RPO is the maximum period of time in which data might be lost if a disaster strikes. The RPO represents the maximum acceptable amount of data/work loss for a given process because of a disaster or disruptive event.

  • Determine ressource requirements – This portion of the BIA is a listing of the resources that an organization needs in order to continue operating each critical business function.

Identify preventive controls

Preventive controls prevent disruptive events from having an impact. The BIA will identify some risks which might be mitigated immediately. Once the BIA is complete, the BCP team knows the Maximum Tolerable Downtime. This metric, as well as others including the Recovery Point Objective and Recovery Time Objective, are used to determine the recovery strategy.

Once an organization has determined its maximum tolerable downtime, the choice of recovery options can be determined. For example, a 10-day MTD indicates that a cold site may be a reasonable option. An MTD of a few hours indicates that a redundant site or hot site is a potential option.

  • A redundant site is an exact production duplicate of a system that has the capability to seamlessly operate all necessary IT operations without loss of services to the end user of the system.
  • A hot site is a location that an organization may relocate to following a major disruption or disaster.It is important to note the difference between a hot and redundant site. Hot sites can quickly recover critical IT functionality; it may even be measured in minutes instead of hours. However, a redundant site will appear as operating normally to the end user no matter what the state of operations is for the IT program.
  • A warm sitehas some aspects of a hot site, for example, readily-accessible hardware and connectivity, but it will have to rely upon backup data in order to reconstitute a system after a disruption.An organizations will have to be able to withstand an MTD of at least 1-3 days in order to consider a warm site solution.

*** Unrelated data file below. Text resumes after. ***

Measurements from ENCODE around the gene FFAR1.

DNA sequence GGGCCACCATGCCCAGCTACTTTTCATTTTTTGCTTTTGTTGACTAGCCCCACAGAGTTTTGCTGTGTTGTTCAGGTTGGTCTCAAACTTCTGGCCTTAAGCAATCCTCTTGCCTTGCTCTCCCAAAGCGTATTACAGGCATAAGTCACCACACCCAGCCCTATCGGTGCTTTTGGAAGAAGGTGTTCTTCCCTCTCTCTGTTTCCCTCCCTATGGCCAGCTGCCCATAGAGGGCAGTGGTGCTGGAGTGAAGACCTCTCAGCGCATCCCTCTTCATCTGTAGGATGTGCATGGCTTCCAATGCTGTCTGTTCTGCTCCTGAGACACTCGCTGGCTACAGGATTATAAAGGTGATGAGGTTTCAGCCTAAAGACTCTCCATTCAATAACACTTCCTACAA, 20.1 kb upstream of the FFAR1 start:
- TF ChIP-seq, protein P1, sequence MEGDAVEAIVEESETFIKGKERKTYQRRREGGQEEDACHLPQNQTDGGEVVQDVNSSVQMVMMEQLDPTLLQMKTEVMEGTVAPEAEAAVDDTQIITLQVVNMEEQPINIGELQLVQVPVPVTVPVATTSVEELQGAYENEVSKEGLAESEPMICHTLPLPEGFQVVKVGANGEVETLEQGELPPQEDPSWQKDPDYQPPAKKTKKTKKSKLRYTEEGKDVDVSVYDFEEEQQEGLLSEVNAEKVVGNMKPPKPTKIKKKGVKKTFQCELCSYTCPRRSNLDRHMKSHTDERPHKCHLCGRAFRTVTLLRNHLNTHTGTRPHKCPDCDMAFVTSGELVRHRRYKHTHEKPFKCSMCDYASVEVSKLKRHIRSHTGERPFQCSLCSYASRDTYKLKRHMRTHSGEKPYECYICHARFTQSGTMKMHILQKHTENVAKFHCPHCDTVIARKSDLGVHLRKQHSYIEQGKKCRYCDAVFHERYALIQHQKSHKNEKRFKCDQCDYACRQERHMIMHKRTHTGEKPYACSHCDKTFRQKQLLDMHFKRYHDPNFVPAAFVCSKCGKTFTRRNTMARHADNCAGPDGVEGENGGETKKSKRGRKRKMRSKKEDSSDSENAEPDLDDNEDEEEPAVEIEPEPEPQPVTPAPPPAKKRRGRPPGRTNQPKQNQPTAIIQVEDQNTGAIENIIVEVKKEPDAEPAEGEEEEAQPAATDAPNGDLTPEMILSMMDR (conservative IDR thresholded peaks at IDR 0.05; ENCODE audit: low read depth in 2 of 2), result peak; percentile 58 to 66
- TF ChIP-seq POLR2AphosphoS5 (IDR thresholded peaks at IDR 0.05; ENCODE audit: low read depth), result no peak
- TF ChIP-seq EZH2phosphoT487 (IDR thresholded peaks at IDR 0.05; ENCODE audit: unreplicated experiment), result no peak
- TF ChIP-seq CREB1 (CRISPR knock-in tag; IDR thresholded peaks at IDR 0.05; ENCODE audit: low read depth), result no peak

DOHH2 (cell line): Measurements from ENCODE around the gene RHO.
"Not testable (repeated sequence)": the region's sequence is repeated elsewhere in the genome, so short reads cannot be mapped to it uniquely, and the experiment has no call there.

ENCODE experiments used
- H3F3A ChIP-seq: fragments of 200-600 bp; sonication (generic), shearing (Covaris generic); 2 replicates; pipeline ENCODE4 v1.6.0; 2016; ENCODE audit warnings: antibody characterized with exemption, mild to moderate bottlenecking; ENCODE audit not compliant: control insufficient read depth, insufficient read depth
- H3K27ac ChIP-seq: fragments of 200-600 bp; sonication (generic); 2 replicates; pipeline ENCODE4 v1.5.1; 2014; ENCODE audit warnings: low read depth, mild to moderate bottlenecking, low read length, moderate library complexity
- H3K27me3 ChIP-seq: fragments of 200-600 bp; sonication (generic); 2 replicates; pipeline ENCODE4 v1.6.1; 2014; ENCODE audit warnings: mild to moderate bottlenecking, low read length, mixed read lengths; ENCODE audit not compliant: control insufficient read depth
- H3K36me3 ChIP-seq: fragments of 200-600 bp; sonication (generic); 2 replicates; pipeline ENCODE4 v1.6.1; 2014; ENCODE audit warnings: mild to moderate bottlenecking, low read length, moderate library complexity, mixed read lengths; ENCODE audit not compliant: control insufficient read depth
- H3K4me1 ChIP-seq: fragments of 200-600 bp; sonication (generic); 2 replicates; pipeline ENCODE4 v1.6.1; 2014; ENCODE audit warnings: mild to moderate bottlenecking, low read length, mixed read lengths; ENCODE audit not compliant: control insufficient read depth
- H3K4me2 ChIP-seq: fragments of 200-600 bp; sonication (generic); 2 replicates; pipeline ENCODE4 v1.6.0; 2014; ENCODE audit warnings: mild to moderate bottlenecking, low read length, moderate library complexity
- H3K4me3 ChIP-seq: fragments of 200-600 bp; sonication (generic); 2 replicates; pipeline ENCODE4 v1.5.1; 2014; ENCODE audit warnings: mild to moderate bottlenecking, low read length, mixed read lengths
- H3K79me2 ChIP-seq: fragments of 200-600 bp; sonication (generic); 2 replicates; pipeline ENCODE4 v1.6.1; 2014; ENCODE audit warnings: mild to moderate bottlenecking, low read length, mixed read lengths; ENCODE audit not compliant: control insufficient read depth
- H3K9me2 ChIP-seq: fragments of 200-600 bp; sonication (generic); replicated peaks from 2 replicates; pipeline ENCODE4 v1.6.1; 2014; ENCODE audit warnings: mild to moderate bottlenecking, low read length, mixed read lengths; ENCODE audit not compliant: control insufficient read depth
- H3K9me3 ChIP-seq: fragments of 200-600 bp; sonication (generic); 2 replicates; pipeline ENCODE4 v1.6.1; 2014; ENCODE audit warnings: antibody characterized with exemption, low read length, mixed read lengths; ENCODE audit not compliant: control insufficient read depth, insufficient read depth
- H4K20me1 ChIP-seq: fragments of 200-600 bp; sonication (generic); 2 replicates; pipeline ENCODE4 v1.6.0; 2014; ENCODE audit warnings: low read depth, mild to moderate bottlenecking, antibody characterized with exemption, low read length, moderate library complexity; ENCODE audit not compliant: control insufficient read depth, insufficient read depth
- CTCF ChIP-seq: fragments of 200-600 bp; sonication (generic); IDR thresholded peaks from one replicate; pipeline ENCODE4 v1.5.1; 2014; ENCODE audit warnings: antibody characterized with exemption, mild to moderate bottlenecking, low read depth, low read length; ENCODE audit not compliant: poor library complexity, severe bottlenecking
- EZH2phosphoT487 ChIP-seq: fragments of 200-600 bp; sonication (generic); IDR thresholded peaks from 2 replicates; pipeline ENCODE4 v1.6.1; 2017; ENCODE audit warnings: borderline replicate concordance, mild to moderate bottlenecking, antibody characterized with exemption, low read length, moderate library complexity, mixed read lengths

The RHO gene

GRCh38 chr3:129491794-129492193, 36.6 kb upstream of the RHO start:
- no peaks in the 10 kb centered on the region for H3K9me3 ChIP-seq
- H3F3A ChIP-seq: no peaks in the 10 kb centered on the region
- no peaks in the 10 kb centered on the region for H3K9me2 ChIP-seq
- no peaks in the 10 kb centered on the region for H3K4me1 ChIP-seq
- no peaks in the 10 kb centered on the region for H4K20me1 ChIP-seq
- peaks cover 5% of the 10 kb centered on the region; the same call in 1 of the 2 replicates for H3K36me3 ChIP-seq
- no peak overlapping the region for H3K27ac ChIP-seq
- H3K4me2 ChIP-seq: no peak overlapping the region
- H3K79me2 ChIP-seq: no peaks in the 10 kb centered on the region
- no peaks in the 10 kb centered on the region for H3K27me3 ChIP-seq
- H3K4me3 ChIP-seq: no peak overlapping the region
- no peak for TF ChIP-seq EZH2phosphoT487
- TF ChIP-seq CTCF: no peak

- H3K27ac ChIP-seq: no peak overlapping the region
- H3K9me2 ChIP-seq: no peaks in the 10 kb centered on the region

• A cold site is the least expensive recovery solution to implement. It does not include backup copies of data, nor does it contain any immediately available hardware.
  • Reciprocal agreements are a bi-directional agreement between two organizations in which one organization promises another organization that it can move in and share space if it experiences a disaster.
  • Mobile sites are “datacenters on wheels”: towable trailers that contain racks of computer equipment.

As discussed previously, the Business Continuity Plan is an umbrella plan that contains others plans. In addition to the Disaster recovery plan, other plans include the Continuity of Operations Plan (COOP), the Business Resumption/Recovery Plan (BRP), Continuity of Support Plan, Cyber Incident Response Plan, Occupant Emergency Plan (OEP), and the Crisis Management Plan (CMP).

The Business Recovery Plan (also known as the Business Resumption Plan) details the steps required to restore normal business operations after recovering from a disruptive event. This may include switching operations from an alternate site back to a (repaired) primary site.

The Continuity of Support Plan focuses narrowly on support of specific IT systems and applications. It is also called the IT Contingency Plan, emphasizing IT over general business support.

The Cyber Incident Response Plan is designed to respond to disruptive cyber events, including network-based attacks, worms, computer viruses, Trojan horses.

The Occupant Emergency Plan(OEP) provides the “response procedures for occupants of a facility in the event of a situation posing a potential threat to the health and safety of personnel, the environment, or property”.  This plan is facilities-focused, as opposed to business or IT-focused.

The Crisis Management Plan(CMP) is designed to provide effective coordination among the managers of the organization in the event of an emergency or disruptive event. A key tool leveraged for staff communication by the Crisis Communications Plan is the Call Tree, which is used to quickly communicate news throughout an organization without overburdening any specific person. The call tree works by assigning each employee a small number of other employees they are responsible for calling in an emergency event.